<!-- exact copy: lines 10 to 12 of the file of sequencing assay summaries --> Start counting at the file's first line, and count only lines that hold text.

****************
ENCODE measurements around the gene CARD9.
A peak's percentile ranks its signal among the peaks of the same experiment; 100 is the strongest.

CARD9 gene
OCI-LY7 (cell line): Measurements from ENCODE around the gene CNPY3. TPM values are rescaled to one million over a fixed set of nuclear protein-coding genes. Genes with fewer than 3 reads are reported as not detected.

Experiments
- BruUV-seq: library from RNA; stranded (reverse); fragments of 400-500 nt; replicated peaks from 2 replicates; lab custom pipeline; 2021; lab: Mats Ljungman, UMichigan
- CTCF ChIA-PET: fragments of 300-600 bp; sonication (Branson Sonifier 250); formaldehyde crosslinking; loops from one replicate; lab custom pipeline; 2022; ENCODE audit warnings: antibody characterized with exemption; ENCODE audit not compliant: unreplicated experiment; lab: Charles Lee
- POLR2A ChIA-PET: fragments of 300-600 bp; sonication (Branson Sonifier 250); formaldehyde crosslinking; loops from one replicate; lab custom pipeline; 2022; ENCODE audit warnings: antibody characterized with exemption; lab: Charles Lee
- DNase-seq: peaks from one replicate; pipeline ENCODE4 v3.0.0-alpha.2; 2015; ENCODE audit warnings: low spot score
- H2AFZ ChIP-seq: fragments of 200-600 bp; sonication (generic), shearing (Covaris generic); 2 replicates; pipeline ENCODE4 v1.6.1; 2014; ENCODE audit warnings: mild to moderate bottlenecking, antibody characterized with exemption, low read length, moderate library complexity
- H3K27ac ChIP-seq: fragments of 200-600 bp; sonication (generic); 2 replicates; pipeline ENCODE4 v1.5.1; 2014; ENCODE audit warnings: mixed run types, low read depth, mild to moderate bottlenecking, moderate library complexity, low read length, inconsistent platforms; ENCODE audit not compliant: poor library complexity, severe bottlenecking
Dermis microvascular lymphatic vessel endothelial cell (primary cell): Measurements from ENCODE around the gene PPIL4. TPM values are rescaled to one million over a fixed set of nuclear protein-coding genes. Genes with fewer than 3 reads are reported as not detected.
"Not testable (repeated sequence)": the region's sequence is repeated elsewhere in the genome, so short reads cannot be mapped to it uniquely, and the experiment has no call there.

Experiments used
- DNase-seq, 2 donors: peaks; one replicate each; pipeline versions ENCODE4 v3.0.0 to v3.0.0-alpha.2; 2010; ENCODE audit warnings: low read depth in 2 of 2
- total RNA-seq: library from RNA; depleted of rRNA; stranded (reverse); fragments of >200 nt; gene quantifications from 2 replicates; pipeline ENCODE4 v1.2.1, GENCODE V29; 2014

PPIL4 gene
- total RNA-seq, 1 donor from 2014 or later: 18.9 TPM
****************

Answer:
- H2AFZ ChIP-seq: fragments of 200-600 bp; sonication (generic), shearing (Covaris generic); 2 replicates; pipeline ENCODE4 v1.6.1; 2014; ENCODE audit warnings: mild to moderate bottlenecking, antibody characterized with exemption, low read length, moderate library complexity
- H3K27ac ChIP-seq: fragments of 200-600 bp; sonication (generic); 2 replicates; pipeline ENCODE4 v1.5.1; 2014; ENCODE audit warnings: mixed run types, low read depth, mild to moderate bottlenecking, moderate library complexity, low read length, inconsistent platforms; ENCODE audit not compliant: poor library complexity, severe bottlenecking
Dermis microvascular lymphatic vessel endothelial cell (primary cell): Measurements from ENCODE around the gene PPIL4. TPM values are rescaled to one million over a fixed set of nuclear protein-coding genes. Genes with fewer than 3 reads are reported as not detected.